At a glance
Information about 'gifted and talented' children and the support available to help them.
What does 'gifted and talented' mean?
'Gifted and talented' is a term used in schools to describe children who have the potential to develop significantly beyond what is expected for their age.
'Gifted' refers to a child who has abilities in one or more academic subjects, such as English or maths. 'Talented' refers to a child who has skills in a practical area such as music, sport or art.
How do I know if my child is gifted and talented?
A gifted child will tend to:
- develop speech and vocabulary early
- ask lots of questions and be very curious
- read early
- learn quickly
- have a good memory
- be good at puzzles
- enjoy problem-solving and reasoning
If you think your child is gifted or talented, talk to their teacher. Explain why you think so and have some examples to illustrate your points.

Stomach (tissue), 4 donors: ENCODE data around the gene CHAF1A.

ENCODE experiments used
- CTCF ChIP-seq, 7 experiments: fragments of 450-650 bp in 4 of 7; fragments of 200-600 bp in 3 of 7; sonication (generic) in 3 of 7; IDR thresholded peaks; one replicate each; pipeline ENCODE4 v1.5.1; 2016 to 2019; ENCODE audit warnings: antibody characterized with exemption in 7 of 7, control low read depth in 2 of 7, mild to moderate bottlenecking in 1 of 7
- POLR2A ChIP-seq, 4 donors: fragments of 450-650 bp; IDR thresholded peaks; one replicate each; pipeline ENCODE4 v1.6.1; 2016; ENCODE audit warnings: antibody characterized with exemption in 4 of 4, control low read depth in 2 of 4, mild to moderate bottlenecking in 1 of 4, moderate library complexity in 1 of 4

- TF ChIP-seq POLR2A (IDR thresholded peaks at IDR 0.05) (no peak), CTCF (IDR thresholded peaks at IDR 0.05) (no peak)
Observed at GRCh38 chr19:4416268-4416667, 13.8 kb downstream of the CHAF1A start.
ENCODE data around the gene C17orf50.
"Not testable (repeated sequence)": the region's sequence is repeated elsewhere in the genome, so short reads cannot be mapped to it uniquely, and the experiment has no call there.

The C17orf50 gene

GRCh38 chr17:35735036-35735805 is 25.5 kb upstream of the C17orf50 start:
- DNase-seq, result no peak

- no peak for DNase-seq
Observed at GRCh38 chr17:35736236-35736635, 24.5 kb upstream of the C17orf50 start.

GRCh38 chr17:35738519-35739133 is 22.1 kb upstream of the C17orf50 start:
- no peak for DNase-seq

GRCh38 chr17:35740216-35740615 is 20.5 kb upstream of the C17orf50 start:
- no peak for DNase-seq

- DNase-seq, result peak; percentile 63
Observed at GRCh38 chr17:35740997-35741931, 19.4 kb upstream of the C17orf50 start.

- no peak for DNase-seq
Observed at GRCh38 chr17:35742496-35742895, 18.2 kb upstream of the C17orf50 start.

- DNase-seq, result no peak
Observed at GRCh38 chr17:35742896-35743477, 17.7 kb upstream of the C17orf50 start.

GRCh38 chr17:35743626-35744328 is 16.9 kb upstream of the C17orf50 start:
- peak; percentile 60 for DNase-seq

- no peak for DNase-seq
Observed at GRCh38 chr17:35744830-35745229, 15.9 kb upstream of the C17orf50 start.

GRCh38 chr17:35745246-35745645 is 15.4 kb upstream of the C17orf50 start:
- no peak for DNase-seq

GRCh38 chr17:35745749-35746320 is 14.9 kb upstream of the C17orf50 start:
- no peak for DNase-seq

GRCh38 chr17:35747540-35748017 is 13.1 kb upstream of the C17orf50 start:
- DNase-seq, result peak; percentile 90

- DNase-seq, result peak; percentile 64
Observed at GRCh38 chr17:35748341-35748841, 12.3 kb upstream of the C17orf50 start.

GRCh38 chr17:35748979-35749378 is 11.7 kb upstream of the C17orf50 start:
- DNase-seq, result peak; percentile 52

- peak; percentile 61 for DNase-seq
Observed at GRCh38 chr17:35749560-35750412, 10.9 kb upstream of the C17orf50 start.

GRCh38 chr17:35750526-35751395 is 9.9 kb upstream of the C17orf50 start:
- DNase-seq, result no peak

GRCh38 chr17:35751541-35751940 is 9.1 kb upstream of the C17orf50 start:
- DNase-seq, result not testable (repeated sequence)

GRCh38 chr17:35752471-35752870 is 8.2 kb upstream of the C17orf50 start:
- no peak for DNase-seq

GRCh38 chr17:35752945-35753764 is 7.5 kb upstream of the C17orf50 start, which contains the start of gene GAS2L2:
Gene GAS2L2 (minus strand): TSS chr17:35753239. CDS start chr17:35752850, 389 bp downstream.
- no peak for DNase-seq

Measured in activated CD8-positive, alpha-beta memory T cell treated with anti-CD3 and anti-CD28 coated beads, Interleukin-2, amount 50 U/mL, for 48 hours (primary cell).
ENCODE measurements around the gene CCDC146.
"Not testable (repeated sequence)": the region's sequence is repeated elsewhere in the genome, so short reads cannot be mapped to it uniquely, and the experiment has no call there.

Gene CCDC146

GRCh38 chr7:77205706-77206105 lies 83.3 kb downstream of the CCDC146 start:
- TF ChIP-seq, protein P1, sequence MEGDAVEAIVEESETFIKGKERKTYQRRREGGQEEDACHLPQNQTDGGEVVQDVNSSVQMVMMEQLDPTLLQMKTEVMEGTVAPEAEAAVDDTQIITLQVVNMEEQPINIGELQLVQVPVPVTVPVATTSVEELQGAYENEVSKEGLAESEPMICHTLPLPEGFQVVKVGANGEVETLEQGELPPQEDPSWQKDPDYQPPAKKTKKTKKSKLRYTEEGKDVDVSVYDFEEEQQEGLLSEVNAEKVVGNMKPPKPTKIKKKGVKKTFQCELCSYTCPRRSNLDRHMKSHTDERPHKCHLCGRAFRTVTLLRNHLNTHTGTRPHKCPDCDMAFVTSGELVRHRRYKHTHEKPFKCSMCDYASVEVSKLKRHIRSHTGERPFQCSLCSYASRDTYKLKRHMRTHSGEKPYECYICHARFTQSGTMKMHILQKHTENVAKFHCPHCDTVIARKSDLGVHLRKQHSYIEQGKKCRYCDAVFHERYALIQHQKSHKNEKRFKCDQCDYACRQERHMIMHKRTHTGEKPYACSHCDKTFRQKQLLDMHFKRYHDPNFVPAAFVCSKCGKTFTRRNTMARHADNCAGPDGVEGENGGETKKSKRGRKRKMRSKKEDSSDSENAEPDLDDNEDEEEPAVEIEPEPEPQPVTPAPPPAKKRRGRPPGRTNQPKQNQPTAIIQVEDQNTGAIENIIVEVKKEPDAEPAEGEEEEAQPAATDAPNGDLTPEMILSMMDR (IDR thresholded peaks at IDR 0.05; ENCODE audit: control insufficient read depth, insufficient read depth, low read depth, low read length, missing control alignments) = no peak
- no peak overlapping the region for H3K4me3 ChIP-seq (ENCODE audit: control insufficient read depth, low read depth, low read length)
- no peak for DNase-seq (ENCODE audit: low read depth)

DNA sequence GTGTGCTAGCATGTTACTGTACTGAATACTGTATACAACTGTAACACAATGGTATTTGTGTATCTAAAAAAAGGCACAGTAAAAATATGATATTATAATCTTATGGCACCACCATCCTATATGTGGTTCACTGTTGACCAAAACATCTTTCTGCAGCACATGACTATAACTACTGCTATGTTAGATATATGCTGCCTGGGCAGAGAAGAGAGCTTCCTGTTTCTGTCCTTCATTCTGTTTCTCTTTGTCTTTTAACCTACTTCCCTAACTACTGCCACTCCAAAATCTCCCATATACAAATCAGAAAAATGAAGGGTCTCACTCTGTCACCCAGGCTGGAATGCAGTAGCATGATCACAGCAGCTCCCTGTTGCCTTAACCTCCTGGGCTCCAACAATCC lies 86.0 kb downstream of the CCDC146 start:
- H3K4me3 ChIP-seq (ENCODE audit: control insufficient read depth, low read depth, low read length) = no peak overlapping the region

What support is available?
Schools have to meet the needs of all their pupils. They are required to provide more challenging lessons and other opportunities for gifted and talented children. As well as your child's class teacher, you should talk to the teacher specifically responsible for gifted and talented pupils.
Schools register their gifted and talented pupils in their annual school census. They identify them based on test results, work quality and teachers' and parents' views. They need to demonstrate that they cater properly for these children's needs.
Gifted children often need more support at school, but not necessarily more structured activities. They may need more freedom to learn at their own pace, and/or more guidance.
Schools need to nurture their pupils' all-round development as well as their intellectual development. Sometimes gifted children need extra help to develop their social skills such as working well in groups.
The National Association for Gifted and Talented Children runs a support network to help parents - www.nagcbritain.org.uk